Friday, July 24, 2009

Charter schools: Why not in Maine?

[I have posted this as a question. I have no "skin in the game" regarding charter schools. I no longer have any children in public school. I regularly see the results of public schools, however, in building training programs for people that didn't acquire the requisite skills when they were in school. This isn't meant to be a slam against educators. I do believe, however that Maine parents should have as much choice in educating their children, as possible.

In 2004, I wrote a lengthy article on schools, and detailed the charter school option, asking similar questions. Five years later, Maine still is one of a handful of U.S. states without charter schools. I remain curious about why this is.--JB]

Charter schools: Why not in Maine?

Maine is one of only ten states that don't permit charter schools. Why is this?

Given that Maine currently is facing an $80 million dollar budget shortfall, with major cuts looming, potentially in education, could charter schools be an option for public education in Maine? Currently, there is a $4.4 billion federal pot of money targeted at education reform. States which limit or prohibit charter schools may be excluded from sharing such funds.

On May 28, US Secretary of Education Arne Duncan said, “States will hurt their chance to compete for millions of federal stimulus dollars if they fail to embrace innovations like charter schools.” (Libby Quaid, Associated Press, “Duncan: States could lose out on stimulus cash,” 5/28/09)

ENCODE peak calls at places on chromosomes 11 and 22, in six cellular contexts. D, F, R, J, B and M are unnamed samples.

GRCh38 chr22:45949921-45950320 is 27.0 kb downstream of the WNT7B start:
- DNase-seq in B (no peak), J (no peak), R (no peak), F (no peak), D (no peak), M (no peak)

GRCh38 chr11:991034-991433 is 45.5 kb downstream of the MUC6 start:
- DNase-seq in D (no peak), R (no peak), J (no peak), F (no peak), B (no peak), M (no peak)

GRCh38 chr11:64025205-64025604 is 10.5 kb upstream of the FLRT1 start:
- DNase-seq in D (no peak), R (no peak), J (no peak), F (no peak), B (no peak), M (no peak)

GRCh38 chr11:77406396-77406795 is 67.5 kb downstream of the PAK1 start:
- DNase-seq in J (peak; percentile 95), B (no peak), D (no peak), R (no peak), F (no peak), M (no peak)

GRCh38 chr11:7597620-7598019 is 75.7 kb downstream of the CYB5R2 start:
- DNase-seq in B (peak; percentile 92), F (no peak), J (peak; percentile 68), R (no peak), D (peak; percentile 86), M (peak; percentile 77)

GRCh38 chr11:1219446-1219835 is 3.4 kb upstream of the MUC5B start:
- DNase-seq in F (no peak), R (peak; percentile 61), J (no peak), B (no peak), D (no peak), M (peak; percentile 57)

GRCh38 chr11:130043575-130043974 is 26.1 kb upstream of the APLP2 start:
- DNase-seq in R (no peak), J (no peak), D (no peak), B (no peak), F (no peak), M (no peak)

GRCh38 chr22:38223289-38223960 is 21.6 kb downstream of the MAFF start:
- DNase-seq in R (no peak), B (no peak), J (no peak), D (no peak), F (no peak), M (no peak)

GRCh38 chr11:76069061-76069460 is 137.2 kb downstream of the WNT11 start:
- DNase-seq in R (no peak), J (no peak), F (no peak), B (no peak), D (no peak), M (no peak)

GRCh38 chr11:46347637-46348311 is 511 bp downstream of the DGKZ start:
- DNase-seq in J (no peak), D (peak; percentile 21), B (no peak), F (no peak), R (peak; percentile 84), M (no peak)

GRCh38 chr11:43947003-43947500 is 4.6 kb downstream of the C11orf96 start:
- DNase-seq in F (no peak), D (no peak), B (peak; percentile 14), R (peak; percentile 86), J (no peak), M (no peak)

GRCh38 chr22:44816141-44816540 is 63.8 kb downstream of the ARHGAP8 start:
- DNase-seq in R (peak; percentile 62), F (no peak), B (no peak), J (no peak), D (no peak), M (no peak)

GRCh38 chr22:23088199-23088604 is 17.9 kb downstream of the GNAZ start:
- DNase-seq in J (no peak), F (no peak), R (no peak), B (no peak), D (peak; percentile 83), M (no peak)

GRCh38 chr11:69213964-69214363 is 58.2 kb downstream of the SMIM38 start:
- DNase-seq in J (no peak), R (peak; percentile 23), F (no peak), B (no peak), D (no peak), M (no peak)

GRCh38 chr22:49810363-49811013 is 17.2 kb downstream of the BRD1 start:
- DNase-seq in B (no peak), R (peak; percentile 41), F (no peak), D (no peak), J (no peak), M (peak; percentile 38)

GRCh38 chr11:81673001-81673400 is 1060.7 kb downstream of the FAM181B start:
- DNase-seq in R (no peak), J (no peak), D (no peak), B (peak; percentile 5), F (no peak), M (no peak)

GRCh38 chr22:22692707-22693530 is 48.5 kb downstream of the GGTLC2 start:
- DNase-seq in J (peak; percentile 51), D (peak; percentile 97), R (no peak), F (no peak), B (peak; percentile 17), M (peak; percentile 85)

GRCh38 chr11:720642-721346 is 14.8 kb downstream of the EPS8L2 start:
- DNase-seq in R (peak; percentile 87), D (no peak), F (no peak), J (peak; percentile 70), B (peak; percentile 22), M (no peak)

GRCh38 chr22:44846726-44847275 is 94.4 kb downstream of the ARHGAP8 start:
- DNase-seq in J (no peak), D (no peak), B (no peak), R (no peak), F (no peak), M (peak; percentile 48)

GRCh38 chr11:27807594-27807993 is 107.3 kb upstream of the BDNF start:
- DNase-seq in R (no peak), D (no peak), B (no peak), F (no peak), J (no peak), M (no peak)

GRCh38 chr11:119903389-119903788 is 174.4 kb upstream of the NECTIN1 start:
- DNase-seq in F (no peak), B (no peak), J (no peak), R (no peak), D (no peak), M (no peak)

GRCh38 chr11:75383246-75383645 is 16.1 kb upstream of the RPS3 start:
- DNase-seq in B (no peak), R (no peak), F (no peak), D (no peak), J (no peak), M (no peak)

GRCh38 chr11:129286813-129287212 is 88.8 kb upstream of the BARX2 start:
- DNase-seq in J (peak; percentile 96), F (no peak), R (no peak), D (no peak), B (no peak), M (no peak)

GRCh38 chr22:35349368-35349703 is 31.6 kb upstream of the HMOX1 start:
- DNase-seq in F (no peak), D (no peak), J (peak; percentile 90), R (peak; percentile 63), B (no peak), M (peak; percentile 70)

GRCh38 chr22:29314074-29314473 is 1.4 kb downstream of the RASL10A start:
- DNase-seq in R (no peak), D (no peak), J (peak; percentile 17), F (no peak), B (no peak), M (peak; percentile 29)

Charter schools are voluntary public schools, open to all children without admissions tests. They must be non-religious, and as small non-profit public organizations they are allowed increased flexibility in their operations in return for increased accountability for their students’ academic performance.

Many of these new charter schools, often small public schools, operate on a five-year charter issued by their authorizing agency, a local school board or a Maine university, which monitors and assesses their performance according to specific criteria.

The charter school model encourages innovation and responsiveness to children’s needs. It provides parents with increased choice, particularly if they feel that a public school, conventional or charter, is not meeting their child’s needs. It allows them an option of choosing another public school and the funds will follow that child - but only if charter schools as an option--in Maine, they are not.

Here are ten things you should know about charter schools:

Charter schools are:

  • publicly funded, and are not vouchers for private schools.
  • open to all students.
  • pioneers and innovators in public education.
  • meeting parents' needs.
  • appealing places to work for teachers.
  • committed to improving public education.
  • operated by an exciting array of non-profit groups.
  • playing an important part in school reform.
  • demonstrating a record of student achievement.

[list courtesy of the US Charter Schools website]

If interested in knowing more about charter schools, and efforts in Maine to provide that choice for parents, here is a link to the Maine Association for Charter Schools website.

Here's a good example of the problems that occur when students don't receive a quality high school education.

No comments: